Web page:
April 17, 2012
— Space shuttle Discovery, NASA's fleet leader and the world's most flown spacecraft, landed in the nation's capital on Tuesday (April 17) where it will go on permanent display by the Smithsonian later this week.
The retired spacecraft was delivered to the nation's capital mounted to the space agency's Shuttle Carrier Aircraft, a modified Boeing 747 jumbo jet, on a final ferry flight that included an historic flyover of the National Mall and some of its nearby monuments and federal buildings.
The air- and spacecraft duo landed at Washington Dulles International Airport at 11:05 a.m. EDT (1505 GMT).
"This is a WOW day!" exclaimed Secretary of Transportation Ray LaHood. "That is the only way to express it. I don't know how many people said 'wow!' when they saw that beautiful Discovery flying over and coming in. This is a great day for America."
The four hour flight left the Kennedy Space Center in Florida at 6:58 a.m. (1058 GMT), just after dawn. Guests at Kennedy's visitor complex and spectators along the space coast were treated to a final flyby of Discovery before the shuttle began its trip up the Eastern Seaboard.
The departure marked a final separation for Discovery and the Kennedy Space Center, which had served as the shuttle's home base and launch site since it was first delivered to the Florida spaceport atop the same carrier aircraft on Nov. 9, 1983.
In the three decades since, Discovery flew 39 missions — more than any other spacecraft in history — and logged more than a year in space. It became the first of NASA's three shuttles to be retired when it landed a final time from space on March 9, 2011.
Next stop: the Smithsonian
"It is my honor to deliver Discovery to you today for you to share this national treasure with the nation to help us tell not only the story of the past but ushering in the promise for the future," said NASA's deputy administrator Lori Garver.
Now on the ground at Dulles, Discovery — still atop the Shuttle Carrier Aircraft — has been moved to a remote apron at the airport where NASA pre-staged large cranes to offload the orbiter on Wednesday (April 18).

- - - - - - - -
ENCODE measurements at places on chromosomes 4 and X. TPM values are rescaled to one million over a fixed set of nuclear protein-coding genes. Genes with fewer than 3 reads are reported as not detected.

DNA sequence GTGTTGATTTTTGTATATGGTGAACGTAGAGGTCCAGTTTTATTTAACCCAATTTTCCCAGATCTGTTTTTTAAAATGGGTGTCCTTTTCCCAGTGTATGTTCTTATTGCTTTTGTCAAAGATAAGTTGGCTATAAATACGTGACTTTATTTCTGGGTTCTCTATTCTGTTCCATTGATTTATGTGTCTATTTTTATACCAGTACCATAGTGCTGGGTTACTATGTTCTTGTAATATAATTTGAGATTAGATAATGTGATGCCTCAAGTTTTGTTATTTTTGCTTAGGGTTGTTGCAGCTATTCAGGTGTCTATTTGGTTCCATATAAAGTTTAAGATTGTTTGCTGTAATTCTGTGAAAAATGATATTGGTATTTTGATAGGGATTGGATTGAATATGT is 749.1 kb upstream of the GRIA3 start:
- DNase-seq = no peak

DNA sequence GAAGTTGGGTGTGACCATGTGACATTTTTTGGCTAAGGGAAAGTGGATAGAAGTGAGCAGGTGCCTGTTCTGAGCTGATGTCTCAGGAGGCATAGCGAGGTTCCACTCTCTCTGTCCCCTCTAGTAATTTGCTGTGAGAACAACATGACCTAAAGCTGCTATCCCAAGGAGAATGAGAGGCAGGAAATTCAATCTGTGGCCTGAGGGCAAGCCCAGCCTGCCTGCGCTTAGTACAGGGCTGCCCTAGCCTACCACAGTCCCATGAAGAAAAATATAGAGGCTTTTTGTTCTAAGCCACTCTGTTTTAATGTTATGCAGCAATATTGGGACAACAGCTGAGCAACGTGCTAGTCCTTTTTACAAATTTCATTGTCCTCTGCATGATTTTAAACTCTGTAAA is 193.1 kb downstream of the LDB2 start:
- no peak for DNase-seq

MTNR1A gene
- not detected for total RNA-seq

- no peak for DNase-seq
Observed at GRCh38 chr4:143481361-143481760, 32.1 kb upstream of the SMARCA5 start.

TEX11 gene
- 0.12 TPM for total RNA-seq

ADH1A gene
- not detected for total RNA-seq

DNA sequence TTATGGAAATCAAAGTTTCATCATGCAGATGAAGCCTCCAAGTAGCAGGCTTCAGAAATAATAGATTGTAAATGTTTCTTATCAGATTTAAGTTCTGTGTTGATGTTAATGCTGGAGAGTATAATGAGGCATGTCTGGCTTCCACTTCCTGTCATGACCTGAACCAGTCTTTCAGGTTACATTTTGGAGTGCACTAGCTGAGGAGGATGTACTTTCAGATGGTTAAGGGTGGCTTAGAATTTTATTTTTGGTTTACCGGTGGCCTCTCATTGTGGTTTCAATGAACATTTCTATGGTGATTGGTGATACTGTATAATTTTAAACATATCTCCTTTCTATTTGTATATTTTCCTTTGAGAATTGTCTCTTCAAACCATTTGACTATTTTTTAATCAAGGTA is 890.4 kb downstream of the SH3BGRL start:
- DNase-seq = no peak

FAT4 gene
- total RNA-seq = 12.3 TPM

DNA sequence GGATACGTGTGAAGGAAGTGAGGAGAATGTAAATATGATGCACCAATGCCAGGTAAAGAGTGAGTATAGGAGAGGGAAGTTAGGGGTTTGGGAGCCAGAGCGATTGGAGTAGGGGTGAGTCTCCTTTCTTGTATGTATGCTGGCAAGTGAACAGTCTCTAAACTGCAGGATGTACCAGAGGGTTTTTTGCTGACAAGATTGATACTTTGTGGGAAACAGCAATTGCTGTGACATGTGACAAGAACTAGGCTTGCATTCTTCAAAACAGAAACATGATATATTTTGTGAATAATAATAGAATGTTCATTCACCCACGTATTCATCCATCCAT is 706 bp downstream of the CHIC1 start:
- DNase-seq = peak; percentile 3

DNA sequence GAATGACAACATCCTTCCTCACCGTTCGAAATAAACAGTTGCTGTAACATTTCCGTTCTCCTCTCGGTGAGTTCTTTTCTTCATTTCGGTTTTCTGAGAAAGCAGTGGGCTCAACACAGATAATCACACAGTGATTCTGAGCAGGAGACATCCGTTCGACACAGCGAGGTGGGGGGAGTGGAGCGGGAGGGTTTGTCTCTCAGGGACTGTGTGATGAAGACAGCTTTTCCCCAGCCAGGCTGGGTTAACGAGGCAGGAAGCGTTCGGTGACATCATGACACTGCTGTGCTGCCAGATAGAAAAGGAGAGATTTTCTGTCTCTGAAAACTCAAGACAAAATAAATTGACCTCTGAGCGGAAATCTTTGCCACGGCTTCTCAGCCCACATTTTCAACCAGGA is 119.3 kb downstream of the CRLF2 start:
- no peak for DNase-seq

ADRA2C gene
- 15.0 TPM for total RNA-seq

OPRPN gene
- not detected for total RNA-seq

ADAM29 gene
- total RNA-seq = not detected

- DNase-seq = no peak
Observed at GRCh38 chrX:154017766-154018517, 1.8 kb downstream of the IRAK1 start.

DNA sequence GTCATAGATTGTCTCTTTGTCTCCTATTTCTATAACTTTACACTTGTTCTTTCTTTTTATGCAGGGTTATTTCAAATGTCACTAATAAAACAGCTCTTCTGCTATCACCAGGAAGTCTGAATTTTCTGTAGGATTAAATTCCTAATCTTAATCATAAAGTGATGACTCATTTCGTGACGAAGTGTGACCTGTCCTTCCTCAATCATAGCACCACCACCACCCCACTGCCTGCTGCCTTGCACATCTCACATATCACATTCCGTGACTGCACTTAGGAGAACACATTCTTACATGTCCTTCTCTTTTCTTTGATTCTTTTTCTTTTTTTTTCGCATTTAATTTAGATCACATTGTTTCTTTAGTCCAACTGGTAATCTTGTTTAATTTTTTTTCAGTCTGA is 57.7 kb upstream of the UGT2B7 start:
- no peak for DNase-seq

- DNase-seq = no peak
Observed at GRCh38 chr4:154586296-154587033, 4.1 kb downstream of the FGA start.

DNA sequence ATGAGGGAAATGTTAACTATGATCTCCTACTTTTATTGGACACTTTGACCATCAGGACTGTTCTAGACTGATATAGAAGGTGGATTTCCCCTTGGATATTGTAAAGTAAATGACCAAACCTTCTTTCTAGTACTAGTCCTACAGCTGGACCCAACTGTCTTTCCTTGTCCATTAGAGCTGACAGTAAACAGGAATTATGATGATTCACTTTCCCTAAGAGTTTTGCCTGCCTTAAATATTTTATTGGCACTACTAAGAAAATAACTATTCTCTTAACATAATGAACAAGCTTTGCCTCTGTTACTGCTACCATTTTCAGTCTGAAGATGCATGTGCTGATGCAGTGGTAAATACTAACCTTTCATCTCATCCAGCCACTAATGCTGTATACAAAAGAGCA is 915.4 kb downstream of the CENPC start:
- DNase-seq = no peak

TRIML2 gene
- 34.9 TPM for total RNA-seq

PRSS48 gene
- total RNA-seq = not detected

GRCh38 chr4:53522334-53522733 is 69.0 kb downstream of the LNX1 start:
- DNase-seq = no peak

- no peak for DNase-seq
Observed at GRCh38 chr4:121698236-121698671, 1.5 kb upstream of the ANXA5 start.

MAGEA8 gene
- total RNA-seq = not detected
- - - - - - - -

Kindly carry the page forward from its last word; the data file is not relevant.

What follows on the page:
On Thursday morning, Discovery will be rolled over to the Smithsonian National Air and Space Museum's Steven F. Udvar-Hazy Center, located adjacent to the airport, for a formal transfer ceremony. More than a dozen of the shuttle's former mission commanders, as well as Smithsonian and NASA officials, will take part in the public event, which will kick-off a four day "Welcome Discovery" festival at the northern Virginia museum.
By the end of the day Thursday, should all go as planned, Discovery will take its place in the Udvar-Hazy's James S. McDonnell Space Hangar as its centerpiece.
Discovery is replacing the prototype Enterprise, which had been on display at the museum since 2003. Enterprise will be flown to New York on Monday (April 23) to be displayed at the Intrepid Sea, Air and Space Museum this summer.
Leading the fleet into retirement
Discovery is the first of NASA's now retired shuttles to embark on a new mission as a museum exhibit.
In April 2011, NASA also awarded shuttle Endeavour to the California Science Center in Los Angeles and retained Atlantis for its own visitor attraction at the Kennedy Space Center in Florida. Endeavour will depart for the west coast in September; Atlantis is scheduled to be rolled down the road two months later in November.
Discovery was first promised by NASA to the Smithsonian in 2008. The fleet leader, Discovery spent more than 365 days in space over the course of its 39 missions, more than any other vehicle to launch and return from Earth orbit.
The third of NASA's orbiters to enter service and fly, Discovery deployed the Hubble Telescope and the Ulysses solar probe and was the first ever spacecraft to recover satellites from orbit. It also returned the shuttle program to flight after the losses of Challenger and Columbia in 1986 and 2003, respectively.
Discovery was also the first space shuttle to visit the International Space Station and delivered its largest laboratory, among other components.